Survey finds foreign investors bullish on Brazil
SAO PAULO—Foreign investors remain bullish on Brazil despite a sluggish economy, one of the world's largest accounting firms said Friday.
The country's "stable economy, burgeoning domestic market and huge untapped reserves of natural resources have led foreign investors to become increasingly interested in Brazil as an investment destination," London-based Ernst & Young said in its Brazilian Attractiveness Survey.
The survey said direct foreign investment in Brazil has more than tripled since 2007, going from $19 billion to $63 billion in 2011.
The company said the report combines an analysis of foreign direct investment since 2007 with a survey of 250 global executives on their views about Brazil as a place to do business both now and in the future.
Brazil was rated by 78 percent of survey respondents as the most attractive destination for future foreign direct investment in Latin America. Eighty-three percent believed that Brazil's attractiveness as an investment location will improve over the next three years.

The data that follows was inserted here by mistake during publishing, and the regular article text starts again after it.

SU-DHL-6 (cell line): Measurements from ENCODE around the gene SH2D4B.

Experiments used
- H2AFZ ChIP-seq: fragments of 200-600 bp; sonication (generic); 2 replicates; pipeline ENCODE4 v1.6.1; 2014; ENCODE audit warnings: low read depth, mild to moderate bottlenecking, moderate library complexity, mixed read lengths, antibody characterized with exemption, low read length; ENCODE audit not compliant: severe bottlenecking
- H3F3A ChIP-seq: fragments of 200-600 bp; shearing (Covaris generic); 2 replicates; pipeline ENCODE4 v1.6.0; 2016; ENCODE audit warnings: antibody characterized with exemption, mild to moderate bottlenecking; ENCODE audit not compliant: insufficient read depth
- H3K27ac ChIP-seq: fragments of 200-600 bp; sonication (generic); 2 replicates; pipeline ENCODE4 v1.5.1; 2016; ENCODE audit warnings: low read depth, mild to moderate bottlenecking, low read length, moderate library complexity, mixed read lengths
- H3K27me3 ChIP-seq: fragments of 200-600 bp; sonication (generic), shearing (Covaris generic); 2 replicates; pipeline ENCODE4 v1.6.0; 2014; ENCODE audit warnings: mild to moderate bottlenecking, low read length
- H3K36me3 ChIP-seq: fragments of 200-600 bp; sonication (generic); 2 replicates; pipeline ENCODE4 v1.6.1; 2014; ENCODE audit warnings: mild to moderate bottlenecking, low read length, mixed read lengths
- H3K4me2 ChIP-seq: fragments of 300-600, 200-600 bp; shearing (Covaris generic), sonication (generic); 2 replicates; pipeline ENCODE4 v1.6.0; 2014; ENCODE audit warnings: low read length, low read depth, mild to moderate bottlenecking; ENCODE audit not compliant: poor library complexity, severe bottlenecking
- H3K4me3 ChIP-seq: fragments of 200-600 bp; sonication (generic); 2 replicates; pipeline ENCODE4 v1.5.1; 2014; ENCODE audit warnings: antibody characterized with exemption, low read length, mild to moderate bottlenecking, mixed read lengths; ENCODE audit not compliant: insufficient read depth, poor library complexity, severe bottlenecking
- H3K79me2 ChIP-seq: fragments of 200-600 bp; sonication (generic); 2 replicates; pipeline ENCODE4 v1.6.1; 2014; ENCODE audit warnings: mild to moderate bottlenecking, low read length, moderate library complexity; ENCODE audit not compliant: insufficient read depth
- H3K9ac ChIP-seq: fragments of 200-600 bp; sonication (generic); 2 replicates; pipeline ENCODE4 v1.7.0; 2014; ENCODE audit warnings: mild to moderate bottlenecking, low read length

The survey said the information and communication technology and manufacturing sectors were the top two foreign direct investment sectors in Brazil in 2011.
It said "buoyant consumer demand and easy availability of credit has also led to investment in the automotive sector creating the biggest market in Latin America and the fourth largest in the world."
Ernst & Young's chairman and CEO Jim Turley said Brazil's hosting of the 2014 World Cup and the Olympics in 2016 "will contribute to infrastructure development and act as a catalyst to attract significant additional investment."
Richard Evans, head of the British-Brazil Desk at Ernst & Young, said Sao Paulo's bid to host the World Expo in 2020 should also help attract foreign investment for construction projects.
On the downside, the survey found a shortage of skilled labor that has led to higher wage costs compared to markets such as Russia, China and Mexico.
The optimism in the survey comes as the government tries to stimulate a national economy slowed by the global financial crisis.
In late June, the central bank lowered its economic growth forecast for this year from 3.5 percent to 2.5 percent. The Sao Paulo Federation of Industries has said that this year's gross domestic product will grow even less, by 1.8 percent.